Diana DeRubertis's blog

Diana DeRubertis is an environmental writer focusing on the urban planning field.

Waiting for the urban clothesline

This Labor Day weekend, Southern California is facing an extreme heat wave, with temperatures soaring well above 100 degrees. Air conditioners have to work overtime to keep indoor temperatures near 80, and California power resources are operating at near capacity. As condominiums bake in the sun (as they do most of the year around here), there is not a solar panel in sight.

While we are still waiting for renewable energy, a few simple measures could lead to big residential power savings. Enter the laundry line, one of the oldest and most practical ways to use solar energy. Electric clothes dryers not only require vast amounts of fossil fuel-derived power, they also pour heat into living spaces and strain cooling systems.

Transportation Infrastructure "Stressed To the Breaking Point"

In an editorial posted yesterday in Popular Mechanics, national security expert Stephen Flynn argues that Americans are relying on decades-old infrastructure intended for a much smaller passenger and vehicle load.

Can Transit Link A Sprawling County?

I’ve confirmed that it is possible to take public transportation to the most suburban of suburban locations: the outlet mall.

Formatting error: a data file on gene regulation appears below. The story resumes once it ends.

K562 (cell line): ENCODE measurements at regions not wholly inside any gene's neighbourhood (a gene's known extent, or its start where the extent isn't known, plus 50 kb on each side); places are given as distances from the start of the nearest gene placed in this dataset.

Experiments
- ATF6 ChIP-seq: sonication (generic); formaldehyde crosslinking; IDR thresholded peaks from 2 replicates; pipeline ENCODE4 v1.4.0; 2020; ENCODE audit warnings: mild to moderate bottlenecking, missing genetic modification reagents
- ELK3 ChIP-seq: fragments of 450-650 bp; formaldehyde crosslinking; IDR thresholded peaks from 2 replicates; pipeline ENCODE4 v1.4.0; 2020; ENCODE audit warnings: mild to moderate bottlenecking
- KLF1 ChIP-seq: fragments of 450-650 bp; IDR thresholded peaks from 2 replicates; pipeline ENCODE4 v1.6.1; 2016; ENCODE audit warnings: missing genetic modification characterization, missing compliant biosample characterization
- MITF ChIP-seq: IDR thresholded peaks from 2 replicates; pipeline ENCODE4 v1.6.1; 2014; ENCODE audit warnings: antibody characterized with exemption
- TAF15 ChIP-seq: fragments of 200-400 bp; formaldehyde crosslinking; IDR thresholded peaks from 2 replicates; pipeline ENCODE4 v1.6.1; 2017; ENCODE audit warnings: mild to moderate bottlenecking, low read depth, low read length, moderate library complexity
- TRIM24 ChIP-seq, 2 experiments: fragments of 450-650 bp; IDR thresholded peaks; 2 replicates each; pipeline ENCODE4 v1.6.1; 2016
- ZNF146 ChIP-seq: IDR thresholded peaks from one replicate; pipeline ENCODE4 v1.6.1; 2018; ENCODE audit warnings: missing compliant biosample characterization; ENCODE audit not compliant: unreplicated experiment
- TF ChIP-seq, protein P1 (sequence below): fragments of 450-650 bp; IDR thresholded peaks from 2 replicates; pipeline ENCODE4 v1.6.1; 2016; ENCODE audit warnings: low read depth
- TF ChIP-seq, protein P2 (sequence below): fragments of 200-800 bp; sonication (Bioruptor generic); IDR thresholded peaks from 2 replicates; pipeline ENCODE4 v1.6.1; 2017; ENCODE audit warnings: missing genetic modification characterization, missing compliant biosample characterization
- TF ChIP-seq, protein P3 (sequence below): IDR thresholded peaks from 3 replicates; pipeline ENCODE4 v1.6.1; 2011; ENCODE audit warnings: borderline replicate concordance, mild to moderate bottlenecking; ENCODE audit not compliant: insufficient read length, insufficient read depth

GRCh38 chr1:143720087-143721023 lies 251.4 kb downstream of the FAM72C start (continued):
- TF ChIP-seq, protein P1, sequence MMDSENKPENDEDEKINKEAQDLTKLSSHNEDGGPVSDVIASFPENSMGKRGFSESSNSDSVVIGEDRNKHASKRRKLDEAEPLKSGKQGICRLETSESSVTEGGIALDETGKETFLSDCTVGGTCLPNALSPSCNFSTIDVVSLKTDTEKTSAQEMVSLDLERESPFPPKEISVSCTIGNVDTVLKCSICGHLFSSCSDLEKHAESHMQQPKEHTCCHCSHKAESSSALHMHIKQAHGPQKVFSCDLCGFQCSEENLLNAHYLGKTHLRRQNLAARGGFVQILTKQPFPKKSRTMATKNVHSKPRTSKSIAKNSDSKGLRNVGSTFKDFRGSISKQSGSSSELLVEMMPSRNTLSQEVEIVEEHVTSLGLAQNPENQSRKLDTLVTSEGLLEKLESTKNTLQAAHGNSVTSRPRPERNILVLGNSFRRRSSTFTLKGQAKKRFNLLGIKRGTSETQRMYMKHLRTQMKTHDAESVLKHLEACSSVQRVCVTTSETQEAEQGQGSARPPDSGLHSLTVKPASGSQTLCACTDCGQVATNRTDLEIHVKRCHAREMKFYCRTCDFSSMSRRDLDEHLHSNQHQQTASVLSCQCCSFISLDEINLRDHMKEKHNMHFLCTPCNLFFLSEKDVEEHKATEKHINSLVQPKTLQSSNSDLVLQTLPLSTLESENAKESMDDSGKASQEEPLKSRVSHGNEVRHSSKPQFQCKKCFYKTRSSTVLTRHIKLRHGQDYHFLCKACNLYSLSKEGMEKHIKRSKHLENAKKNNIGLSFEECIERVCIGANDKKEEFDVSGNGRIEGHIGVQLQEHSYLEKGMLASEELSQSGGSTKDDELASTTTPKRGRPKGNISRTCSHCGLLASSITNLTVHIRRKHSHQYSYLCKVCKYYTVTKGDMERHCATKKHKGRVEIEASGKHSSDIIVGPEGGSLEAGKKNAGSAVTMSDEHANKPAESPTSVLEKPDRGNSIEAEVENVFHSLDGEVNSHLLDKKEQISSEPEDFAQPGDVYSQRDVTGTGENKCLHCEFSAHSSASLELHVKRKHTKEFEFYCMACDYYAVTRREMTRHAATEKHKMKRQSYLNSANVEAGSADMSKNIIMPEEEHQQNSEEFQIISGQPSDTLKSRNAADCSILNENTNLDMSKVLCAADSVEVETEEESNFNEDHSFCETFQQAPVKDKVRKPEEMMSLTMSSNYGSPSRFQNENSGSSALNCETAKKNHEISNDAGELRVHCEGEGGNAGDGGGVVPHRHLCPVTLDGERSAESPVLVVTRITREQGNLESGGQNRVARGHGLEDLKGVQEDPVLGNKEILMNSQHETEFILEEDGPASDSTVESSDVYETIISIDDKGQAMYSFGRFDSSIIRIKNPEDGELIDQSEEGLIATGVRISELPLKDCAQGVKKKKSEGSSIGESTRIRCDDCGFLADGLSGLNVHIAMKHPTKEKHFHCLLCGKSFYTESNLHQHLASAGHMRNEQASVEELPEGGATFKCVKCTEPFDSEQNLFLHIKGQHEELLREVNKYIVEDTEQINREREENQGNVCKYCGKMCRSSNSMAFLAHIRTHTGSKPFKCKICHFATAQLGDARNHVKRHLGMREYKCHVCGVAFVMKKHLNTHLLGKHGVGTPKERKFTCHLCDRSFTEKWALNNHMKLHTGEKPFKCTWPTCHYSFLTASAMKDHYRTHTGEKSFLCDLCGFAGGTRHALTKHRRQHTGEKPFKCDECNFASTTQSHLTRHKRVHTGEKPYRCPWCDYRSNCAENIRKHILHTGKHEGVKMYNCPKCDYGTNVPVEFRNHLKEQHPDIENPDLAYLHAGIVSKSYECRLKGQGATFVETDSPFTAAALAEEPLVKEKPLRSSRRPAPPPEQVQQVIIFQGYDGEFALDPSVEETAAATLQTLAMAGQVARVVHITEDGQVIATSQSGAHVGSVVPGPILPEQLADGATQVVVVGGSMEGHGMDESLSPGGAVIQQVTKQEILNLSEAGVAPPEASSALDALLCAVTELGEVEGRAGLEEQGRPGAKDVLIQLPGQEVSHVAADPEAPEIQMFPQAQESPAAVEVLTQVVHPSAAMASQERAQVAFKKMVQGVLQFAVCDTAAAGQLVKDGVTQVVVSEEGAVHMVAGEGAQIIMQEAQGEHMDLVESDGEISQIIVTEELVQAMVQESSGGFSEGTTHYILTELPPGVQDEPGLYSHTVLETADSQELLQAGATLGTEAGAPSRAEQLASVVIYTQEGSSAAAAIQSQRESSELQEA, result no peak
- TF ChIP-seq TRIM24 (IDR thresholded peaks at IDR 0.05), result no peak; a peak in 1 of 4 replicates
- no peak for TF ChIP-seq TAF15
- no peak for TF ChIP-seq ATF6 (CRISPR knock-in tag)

Beyond CO2

It’s great that global warming is finally getting its day in the media spotlight. But with all the buzz about carbon footprints and carbon offsets, I wonder whether the average American now believes that carbon dioxide is the only pollutant that we need to worry about?

Smart Growth, Bad Air

Locating residential development closer to city centers comes with a price: increased exposure to air pollutants.

A Glimpse of California's Past

Travel a few miles outside of Santa Barbara and you’ll encounter a truly rare scene – rare for coastal California in the year 2007, that is.

If You Build It, They Will Come...

The planned expansion of Interstate-5 in San Diego County would finally complete the Southern California metropolis. Los Angeles and Orange Counties became wall-to-wall sprawl development decades ago, erasing all traces of their rural heritage and the scenic outdoors. Northern San Diego County, with its quaint beach towns, is tenuously holding on to the last vestiges of agricultural land and breathable open space. But these areas too are rapidly developing. It is no surprise then that I-5, the only north-south route along the coast, is increasingly traffic clogged. The county’s solution? Invest $1.4 billion to expand the freeway from 8 lanes to 12 or 14 lanes along a 26-mile stretch of the north county coast.

Is it possible to design both for the pedestrian and for the car?

It has been a few years since my last trip to Europe, so perhaps I have selective memory. But I don’t recall having to compete with hundreds of cars or choke down exhaust while exploring the streets of London. I remember navigating through seas of people that filled the city’s squares, alleyways and boulevards.

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